Despite government plans to build 200,000 new homes for first-time buyers, not a single ‘starter home’ has been built, according to the National Audit Office (NAO).

The alarming findings further highlight the issues facing homebuilding in the UK, especially for first-time buyers.

The government introduced the scheme in 2014 and committed to building starter homes in the 2015 Conservative Party manifesto as a way of tackling the affordable housing crisis.

The policy was aimed exclusively at first-time buyers in England aged 40 or under, with homes to be sold at a 20% discount. 

While the Ministry of Housing spent almost £174m between 2015-16 and 2017-18 on acquiring and preparing sites originally intended for these builds, the NAO revealed that all these sites are now being used for general housing, most of which are not affordable for first-time buyers.

Time For a New Approach

This is a damning blow for the government’s homebuilding plans, and compounds the results of a report in September which revealed house prices for first-time buyers could increase by 150% over the next three decades. 

However, while the government has fallen behind on its starter home targets, self builders are showing how custom and self build homes offer first-time buyers a route to create their dream home within a manageable budget. 

This £80k starter home self build saw its homeowner convert an old agricultural building into a contemporary home, while this Scottish couple built a modest-sized small build on a small budget.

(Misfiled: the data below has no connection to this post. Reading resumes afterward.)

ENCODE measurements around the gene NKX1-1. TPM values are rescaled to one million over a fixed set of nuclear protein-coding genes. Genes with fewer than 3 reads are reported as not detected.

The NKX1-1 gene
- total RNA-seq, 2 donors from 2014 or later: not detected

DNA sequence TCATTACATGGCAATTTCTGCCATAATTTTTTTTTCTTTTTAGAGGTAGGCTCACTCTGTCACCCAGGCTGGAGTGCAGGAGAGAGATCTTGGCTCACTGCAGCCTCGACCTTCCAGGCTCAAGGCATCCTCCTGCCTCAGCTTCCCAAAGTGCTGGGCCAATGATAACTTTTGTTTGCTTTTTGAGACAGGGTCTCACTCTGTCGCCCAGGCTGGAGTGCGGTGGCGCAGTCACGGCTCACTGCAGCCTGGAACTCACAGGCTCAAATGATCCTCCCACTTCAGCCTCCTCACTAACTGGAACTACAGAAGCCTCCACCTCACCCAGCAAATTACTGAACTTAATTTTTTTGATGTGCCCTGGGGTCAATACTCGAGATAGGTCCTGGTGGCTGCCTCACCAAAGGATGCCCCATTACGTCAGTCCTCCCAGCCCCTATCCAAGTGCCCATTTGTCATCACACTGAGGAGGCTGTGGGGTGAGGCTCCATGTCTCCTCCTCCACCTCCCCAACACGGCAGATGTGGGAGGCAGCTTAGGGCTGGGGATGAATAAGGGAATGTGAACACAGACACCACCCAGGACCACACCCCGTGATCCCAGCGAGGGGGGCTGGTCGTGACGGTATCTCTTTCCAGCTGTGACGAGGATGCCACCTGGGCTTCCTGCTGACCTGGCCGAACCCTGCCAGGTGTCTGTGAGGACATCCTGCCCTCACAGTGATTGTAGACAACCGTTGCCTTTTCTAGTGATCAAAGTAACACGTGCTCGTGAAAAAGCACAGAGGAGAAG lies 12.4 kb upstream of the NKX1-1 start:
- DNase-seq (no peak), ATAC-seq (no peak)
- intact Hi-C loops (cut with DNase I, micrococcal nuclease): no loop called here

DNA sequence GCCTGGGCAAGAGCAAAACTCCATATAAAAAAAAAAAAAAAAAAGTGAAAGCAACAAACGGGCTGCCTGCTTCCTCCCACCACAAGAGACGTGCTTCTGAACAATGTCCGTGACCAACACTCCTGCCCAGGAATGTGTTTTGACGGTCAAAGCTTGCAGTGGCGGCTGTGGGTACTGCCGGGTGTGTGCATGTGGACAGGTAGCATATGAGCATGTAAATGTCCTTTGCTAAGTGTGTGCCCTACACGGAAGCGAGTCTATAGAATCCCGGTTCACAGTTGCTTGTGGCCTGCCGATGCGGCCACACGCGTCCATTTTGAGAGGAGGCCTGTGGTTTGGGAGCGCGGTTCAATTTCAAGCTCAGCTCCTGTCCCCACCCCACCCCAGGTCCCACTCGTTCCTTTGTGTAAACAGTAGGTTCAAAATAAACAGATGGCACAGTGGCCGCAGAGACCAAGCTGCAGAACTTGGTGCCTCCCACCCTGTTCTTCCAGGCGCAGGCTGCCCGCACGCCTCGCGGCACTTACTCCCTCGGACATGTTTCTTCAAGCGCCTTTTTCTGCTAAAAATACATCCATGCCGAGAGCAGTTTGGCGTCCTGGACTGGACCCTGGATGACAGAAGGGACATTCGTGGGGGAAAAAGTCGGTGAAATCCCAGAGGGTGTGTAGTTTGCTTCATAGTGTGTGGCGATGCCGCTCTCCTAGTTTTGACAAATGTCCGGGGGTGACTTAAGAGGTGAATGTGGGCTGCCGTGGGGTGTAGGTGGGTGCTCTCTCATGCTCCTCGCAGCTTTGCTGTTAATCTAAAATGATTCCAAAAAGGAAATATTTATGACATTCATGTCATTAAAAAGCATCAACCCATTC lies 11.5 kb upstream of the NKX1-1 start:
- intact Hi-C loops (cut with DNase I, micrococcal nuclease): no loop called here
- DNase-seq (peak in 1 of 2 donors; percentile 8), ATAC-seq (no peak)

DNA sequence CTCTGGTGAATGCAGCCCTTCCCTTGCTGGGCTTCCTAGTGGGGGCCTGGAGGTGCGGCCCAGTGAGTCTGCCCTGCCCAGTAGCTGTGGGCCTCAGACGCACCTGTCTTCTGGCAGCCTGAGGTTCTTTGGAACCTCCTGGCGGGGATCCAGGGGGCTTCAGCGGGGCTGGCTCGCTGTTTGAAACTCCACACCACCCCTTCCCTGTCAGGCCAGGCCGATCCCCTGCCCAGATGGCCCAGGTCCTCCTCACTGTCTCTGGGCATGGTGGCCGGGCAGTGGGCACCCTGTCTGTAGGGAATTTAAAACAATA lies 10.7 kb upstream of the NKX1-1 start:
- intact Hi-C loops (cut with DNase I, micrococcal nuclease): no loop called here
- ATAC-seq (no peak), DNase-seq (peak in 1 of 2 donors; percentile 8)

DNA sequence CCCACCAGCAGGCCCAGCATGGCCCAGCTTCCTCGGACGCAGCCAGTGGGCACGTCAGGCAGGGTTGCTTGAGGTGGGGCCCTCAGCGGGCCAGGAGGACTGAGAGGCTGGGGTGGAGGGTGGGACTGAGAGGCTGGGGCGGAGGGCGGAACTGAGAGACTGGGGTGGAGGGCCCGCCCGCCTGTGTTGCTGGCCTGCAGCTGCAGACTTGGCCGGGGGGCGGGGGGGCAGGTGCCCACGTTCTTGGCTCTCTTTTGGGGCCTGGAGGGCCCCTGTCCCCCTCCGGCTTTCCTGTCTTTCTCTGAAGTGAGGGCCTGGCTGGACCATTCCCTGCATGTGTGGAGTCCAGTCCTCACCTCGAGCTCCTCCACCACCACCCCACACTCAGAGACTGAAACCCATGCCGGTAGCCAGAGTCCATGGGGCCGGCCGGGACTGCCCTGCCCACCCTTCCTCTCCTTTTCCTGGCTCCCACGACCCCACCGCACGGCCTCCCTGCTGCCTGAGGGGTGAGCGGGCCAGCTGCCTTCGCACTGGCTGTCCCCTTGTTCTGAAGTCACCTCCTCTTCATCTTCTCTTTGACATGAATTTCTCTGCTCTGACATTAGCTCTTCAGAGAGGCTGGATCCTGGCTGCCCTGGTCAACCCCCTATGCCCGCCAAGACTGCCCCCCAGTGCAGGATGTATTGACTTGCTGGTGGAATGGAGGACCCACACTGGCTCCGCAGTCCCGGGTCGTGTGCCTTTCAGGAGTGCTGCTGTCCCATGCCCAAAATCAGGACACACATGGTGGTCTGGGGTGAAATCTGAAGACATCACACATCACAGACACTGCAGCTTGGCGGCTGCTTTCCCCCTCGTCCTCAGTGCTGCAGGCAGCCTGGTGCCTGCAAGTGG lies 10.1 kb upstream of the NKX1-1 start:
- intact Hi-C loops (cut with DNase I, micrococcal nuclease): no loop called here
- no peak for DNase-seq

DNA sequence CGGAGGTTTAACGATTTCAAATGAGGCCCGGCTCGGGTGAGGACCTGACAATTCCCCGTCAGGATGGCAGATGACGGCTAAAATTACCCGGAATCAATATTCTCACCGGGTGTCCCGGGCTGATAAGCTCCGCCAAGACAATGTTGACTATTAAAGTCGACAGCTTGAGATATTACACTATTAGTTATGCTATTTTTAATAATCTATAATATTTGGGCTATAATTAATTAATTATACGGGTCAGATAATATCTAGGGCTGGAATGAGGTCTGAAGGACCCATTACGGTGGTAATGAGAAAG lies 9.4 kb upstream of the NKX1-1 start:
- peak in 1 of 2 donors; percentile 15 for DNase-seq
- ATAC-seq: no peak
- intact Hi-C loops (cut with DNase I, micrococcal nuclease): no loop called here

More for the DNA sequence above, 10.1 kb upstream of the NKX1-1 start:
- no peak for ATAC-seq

Custom and self build homes can be built for under 150,000, and offer the flexibility to save on build costs, manage the project yourself and build your own design. Self build homes can also help maximise the return on your investment. 

(MORE: How to build a house for under £150k)

The NAO said the government’s scheme had faltered because the legislation required had not been put through parliaments. There had been expectations this would have happened in 2019, but neither legislation or planning guidance has been passed. 

Meg Hillier, chairwoman of the Commons public accounts committee, said: “Despite setting aside over £2bn to build 60,000 new starter homes, none were built.

“Since 2010 many housing programmes announced with much fanfare have fallen away, with money then recycled into the next announcement.

“The department needs to focus on delivery and not raise, and then dash, people’s expectations.”

Our Sponsors